Aamir dropped off his passenger and pulled up outside of a diner; listening to the radio . . . Again the snow blankets him and his taxicab. An hour passes . . .
. . . this afternoon the senator from Kentucky launched into a classic speak until you can speak no more-type filibuster over the confirmation vote for . . .
Three young men, two tall and skinny, one short and round, swagger up to the taxicab, shouting at each other in revelry and stamping the snow from their shoes.
“Cabby, to Brooklyn!” the short one says. “We’ve only got forty bucks between us, though.”
Forty dollars to Brooklyn was hardly a fair price, but whether it was five dollars more or even ten does not matter to him so long as he has a fare . . . The three men shoved each other, quarreling over who would be forced to ride “bitch.” The shortest lost out.
. . . for nearly thirteen hours he held the senate floor, trying to raise awareness about the constitutional questionability and lack of transparency surrounding . . .
“Hey cabby, turn on Sports Center — 104.7 I think,” demanded the short man. “And nice hat,” came a sneer from the backseat.
“My head is killing me,” says one of the tall ones. “Me and Franky drank four bottles of whiskey between us.”
“I doubt you even believe your own lies sometimes!” the short one laughs. “God help me I’m going to miss it when I get shipped out, though. I can’t wait to get over there.”
“Lucky for you they’ve lowered the standards to get in, you can hardly read!” a tall one laughs and receives a jab in the rib from the short one, which did little but to encourage his chuckles.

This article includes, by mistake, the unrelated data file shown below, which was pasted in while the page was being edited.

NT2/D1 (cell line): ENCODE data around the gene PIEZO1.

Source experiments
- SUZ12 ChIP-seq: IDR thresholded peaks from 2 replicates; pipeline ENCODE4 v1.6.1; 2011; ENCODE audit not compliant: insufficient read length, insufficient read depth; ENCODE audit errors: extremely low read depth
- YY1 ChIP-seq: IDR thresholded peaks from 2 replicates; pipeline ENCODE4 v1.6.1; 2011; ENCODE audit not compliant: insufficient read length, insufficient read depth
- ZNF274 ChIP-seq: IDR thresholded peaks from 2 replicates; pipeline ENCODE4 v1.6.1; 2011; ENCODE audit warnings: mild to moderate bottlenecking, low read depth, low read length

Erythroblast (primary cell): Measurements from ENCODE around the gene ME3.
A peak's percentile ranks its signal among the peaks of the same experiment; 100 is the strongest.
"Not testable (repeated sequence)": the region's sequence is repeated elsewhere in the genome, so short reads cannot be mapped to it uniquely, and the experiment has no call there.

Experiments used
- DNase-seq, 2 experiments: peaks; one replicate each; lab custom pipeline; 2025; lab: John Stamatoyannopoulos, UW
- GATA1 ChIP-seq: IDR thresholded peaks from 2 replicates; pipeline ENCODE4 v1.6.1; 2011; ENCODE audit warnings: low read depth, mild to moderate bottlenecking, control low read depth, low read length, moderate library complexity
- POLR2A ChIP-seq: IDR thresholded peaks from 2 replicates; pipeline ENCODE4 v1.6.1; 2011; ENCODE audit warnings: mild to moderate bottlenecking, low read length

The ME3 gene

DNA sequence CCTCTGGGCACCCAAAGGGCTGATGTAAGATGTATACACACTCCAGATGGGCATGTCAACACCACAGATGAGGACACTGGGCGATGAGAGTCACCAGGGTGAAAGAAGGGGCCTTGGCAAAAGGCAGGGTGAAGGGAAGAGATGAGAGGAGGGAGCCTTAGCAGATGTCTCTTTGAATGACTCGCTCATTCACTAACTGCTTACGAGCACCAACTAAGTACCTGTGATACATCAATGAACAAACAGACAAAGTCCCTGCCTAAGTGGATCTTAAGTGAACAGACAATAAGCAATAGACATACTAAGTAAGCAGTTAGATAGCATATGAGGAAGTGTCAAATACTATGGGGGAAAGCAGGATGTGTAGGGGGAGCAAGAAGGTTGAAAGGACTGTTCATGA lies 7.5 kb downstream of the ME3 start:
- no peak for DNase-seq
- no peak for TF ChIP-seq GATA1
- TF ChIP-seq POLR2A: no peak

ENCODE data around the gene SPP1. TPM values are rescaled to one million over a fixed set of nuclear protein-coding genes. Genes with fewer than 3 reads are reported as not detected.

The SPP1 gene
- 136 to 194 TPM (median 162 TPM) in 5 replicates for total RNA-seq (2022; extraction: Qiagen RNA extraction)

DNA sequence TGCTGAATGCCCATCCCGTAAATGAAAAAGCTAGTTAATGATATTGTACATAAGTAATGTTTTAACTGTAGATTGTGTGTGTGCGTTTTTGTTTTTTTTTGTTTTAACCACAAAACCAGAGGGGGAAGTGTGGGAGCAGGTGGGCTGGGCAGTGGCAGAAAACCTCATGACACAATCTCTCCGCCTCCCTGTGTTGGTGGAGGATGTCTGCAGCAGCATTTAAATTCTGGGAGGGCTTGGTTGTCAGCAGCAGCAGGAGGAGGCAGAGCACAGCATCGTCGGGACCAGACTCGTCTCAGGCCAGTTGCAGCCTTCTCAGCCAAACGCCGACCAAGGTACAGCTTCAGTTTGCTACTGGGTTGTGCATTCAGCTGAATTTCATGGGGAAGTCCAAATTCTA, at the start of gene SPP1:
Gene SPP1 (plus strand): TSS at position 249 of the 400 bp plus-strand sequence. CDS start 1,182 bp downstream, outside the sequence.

“You can laugh now, but just wait ’til I’m part of the most elite killing force in the world.”
Aamir looks back at them. Waiting until there is a brief pause, he turns round once more and says:
“This week . . . uhh . . . my . . . uh . . . son died!”
“You’re son cried? Can you guys understand what this guy is saying? He’s got to get the sand out of his mouth,” the short man said, laughing at his own joke.
“My only love is in the damp earth, the grave that is, here my son’s dead and I am alive, it’s a strange thing death has come in at the wrong door, instead of coming for me it went for my son . . .” his misery came tumbling out of his mouth quickly, obstructed only by his thick accent.
Aamir turns around to tell them how his son died, but at that point the short man gives a faint sigh and exclaims, thank God! They have arrived at last.
The short man ruffles through a wad of bills carelessly stuffed in his pocket and picks out two bills to drop into the cab window. Aamir accepts the forty dollars and stares a long time after the revelers, who disappear down a dark side street.
He’s alone, and again there is silence for him . . . his heart wells with the misery, which had eased for a brief time, but now tore at his heart more cruelly than ever. Staring with eyes etched with suffering, Aamir desperately looked all around him at the crowds on either side of the street; can he not find one among these thousands somebody to share in the sorrow of his very being? His misery and loneliness knows no bounds. If Aamir’s heart were to burst, it would swallow the entire world in its hopelessness. Yet it is not seen. It’s been hidden in such an insignificant shell, that none ask, and few who do would even believe or understand.